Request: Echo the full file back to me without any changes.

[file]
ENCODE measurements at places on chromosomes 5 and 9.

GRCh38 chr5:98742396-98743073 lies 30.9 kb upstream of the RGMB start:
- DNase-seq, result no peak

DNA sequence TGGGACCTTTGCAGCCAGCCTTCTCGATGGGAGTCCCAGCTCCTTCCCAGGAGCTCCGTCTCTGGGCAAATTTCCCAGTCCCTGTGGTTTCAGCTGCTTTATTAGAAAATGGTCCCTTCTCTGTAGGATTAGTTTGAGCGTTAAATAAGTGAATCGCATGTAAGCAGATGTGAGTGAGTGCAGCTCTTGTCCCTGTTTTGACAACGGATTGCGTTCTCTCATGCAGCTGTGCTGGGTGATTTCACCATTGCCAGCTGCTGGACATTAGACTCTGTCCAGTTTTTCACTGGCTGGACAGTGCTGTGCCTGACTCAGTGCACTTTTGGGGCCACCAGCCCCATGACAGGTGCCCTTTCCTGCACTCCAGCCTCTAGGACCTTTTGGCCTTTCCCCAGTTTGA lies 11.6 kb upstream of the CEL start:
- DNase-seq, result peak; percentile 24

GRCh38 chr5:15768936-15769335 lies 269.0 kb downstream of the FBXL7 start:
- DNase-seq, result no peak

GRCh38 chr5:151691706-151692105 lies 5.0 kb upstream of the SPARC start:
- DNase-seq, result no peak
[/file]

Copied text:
ENCODE measurements at places on chromosomes 5 and 9.

GRCh38 chr5:98742396-98743073 lies 30.9 kb upstream of the RGMB start:
- DNase-seq, result no peak

DNA sequence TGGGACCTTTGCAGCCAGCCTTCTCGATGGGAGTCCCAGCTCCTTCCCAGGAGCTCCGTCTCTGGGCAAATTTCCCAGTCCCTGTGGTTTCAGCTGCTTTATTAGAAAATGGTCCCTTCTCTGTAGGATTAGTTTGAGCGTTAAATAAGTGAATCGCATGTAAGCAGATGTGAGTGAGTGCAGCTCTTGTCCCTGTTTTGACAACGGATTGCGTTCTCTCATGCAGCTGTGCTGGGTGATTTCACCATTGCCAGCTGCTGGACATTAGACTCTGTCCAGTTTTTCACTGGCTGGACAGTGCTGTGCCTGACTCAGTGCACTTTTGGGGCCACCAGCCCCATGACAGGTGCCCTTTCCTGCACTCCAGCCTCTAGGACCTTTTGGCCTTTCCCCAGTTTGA lies 11.6 kb upstream of the CEL start:
- DNase-seq, result peak; percentile 24

GRCh38 chr5:15768936-15769335 lies 269.0 kb downstream of the FBXL7 start:
- DNase-seq, result no peak

GRCh38 chr5:151691706-151692105 lies 5.0 kb upstream of the SPARC start:
- DNase-seq, result no peak